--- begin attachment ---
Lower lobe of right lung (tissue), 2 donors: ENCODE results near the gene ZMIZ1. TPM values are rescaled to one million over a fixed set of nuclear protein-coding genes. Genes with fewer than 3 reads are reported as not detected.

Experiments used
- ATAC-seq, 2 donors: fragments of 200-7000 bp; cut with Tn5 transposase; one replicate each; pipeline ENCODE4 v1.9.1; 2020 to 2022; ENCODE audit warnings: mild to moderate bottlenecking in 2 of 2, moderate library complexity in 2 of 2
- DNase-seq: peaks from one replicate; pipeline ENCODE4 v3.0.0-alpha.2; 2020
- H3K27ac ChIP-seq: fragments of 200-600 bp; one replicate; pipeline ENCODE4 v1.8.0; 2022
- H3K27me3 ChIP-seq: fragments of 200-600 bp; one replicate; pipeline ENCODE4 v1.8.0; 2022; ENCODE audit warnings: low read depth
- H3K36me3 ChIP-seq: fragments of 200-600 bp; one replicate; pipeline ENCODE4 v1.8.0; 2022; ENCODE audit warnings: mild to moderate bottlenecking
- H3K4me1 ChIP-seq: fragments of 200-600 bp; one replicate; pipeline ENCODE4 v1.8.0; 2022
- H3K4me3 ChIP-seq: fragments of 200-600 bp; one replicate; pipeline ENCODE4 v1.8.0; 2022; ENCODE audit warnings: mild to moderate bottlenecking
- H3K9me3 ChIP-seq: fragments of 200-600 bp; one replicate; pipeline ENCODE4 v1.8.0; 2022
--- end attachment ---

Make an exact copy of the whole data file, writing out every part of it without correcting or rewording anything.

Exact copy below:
Lower lobe of right lung (tissue), 2 donors: ENCODE results near the gene ZMIZ1. TPM values are rescaled to one million over a fixed set of nuclear protein-coding genes. Genes with fewer than 3 reads are reported as not detected.

Experiments used
- ATAC-seq, 2 donors: fragments of 200-7000 bp; cut with Tn5 transposase; one replicate each; pipeline ENCODE4 v1.9.1; 2020 to 2022; ENCODE audit warnings: mild to moderate bottlenecking in 2 of 2, moderate library complexity in 2 of 2
- DNase-seq: peaks from one replicate; pipeline ENCODE4 v3.0.0-alpha.2; 2020
- H3K27ac ChIP-seq: fragments of 200-600 bp; one replicate; pipeline ENCODE4 v1.8.0; 2022
- H3K27me3 ChIP-seq: fragments of 200-600 bp; one replicate; pipeline ENCODE4 v1.8.0; 2022; ENCODE audit warnings: low read depth
- H3K36me3 ChIP-seq: fragments of 200-600 bp; one replicate; pipeline ENCODE4 v1.8.0; 2022; ENCODE audit warnings: mild to moderate bottlenecking
- H3K4me1 ChIP-seq: fragments of 200-600 bp; one replicate; pipeline ENCODE4 v1.8.0; 2022
- H3K4me3 ChIP-seq: fragments of 200-600 bp; one replicate; pipeline ENCODE4 v1.8.0; 2022; ENCODE audit warnings: mild to moderate bottlenecking
- H3K9me3 ChIP-seq: fragments of 200-600 bp; one replicate; pipeline ENCODE4 v1.8.0; 2022